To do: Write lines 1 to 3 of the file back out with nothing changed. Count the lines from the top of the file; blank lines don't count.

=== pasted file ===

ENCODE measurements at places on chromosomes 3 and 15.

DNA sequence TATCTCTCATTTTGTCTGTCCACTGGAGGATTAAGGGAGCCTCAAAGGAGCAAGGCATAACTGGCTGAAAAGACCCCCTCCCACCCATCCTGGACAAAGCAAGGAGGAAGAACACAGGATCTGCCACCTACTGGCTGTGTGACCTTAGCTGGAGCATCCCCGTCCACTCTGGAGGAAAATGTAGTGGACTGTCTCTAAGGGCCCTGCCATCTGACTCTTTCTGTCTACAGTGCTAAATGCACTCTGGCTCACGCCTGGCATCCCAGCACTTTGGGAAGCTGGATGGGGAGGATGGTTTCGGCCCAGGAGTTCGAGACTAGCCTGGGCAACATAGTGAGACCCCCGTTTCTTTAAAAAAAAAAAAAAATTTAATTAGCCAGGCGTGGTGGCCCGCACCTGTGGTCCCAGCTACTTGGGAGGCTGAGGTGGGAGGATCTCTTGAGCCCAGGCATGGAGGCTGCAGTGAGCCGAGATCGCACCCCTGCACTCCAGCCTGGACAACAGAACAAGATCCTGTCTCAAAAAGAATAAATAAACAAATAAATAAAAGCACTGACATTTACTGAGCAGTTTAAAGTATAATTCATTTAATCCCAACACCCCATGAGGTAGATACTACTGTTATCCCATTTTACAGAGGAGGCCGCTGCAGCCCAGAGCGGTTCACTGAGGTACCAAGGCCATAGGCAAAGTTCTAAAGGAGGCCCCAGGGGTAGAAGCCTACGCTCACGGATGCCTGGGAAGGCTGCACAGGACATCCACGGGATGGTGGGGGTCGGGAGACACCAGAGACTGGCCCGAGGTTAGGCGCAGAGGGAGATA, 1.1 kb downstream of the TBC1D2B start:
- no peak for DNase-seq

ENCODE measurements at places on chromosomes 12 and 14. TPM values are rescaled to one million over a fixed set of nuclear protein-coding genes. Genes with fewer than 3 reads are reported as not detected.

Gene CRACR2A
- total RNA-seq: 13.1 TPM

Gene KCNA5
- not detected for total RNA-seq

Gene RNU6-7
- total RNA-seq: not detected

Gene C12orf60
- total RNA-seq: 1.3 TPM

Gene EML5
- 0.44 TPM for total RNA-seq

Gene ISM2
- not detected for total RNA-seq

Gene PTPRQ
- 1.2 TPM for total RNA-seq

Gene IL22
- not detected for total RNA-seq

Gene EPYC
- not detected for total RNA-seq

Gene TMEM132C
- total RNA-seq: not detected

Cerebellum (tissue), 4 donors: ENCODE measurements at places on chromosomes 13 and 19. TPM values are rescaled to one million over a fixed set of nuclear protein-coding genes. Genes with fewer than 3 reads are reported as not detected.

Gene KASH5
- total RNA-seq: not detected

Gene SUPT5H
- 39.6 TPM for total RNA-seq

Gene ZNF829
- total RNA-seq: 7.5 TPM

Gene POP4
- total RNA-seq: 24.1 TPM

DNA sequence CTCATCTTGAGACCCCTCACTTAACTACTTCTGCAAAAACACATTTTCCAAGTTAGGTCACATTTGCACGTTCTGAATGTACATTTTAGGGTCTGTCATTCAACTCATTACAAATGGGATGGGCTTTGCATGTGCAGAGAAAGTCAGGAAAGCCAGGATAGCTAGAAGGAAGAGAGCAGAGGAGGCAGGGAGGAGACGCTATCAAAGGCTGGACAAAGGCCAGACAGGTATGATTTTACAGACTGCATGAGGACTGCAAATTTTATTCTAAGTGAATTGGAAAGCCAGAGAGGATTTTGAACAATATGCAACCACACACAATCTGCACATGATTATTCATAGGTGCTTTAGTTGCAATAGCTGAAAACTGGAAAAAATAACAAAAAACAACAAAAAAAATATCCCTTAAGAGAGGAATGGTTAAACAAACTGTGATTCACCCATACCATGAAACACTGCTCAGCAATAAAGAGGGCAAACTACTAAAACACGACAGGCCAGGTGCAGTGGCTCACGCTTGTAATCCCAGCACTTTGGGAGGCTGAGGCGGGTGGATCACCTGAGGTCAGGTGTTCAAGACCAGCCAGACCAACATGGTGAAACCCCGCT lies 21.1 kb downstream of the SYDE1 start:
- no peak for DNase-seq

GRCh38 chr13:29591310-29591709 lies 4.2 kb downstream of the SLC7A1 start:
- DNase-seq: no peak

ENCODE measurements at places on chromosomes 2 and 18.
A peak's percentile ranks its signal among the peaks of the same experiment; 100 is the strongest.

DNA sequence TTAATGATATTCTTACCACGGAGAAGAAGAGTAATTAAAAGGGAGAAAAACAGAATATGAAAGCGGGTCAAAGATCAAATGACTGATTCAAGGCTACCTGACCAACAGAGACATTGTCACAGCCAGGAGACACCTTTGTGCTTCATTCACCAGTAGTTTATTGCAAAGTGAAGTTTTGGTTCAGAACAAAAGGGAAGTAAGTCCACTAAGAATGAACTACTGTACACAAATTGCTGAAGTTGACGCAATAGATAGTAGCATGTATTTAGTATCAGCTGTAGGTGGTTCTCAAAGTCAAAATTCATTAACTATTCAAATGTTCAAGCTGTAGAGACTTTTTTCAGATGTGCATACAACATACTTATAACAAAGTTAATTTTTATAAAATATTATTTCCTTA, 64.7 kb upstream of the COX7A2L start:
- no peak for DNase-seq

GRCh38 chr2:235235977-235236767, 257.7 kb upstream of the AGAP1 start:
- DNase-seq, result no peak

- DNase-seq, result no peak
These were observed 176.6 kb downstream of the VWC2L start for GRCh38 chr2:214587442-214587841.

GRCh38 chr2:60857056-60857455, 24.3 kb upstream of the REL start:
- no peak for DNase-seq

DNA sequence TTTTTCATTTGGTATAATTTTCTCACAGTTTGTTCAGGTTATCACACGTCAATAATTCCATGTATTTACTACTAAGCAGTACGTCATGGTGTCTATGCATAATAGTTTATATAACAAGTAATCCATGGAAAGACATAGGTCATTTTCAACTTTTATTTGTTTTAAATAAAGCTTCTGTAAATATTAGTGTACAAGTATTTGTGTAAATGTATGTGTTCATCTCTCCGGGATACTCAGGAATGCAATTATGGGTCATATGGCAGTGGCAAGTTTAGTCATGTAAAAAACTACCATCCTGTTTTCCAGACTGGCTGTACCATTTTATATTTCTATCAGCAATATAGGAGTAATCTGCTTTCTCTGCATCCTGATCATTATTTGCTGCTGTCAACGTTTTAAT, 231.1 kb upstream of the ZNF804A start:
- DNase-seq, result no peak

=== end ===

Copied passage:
ENCODE measurements at places on chromosomes 3 and 15.

DNA sequence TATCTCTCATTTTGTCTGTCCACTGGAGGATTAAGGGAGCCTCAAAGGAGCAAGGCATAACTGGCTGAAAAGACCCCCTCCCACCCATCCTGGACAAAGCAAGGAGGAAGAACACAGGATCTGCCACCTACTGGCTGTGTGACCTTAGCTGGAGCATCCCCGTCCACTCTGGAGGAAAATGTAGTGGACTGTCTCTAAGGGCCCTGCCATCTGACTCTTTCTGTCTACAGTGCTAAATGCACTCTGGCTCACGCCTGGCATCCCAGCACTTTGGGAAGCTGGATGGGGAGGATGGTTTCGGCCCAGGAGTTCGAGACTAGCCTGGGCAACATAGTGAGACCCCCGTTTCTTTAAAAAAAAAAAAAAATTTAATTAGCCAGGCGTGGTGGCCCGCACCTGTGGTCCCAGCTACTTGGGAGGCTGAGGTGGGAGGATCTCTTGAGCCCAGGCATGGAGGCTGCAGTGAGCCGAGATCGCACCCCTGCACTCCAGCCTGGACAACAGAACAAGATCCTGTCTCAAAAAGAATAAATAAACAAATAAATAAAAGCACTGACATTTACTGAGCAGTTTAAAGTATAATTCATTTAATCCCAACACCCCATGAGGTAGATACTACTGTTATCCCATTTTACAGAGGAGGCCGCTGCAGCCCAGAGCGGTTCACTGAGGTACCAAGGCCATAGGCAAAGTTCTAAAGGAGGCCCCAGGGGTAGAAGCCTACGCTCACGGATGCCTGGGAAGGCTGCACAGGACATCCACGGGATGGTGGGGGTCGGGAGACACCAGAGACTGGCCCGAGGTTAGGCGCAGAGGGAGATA, 1.1 kb downstream of the TBC1D2B start:
- no peak for DNase-seq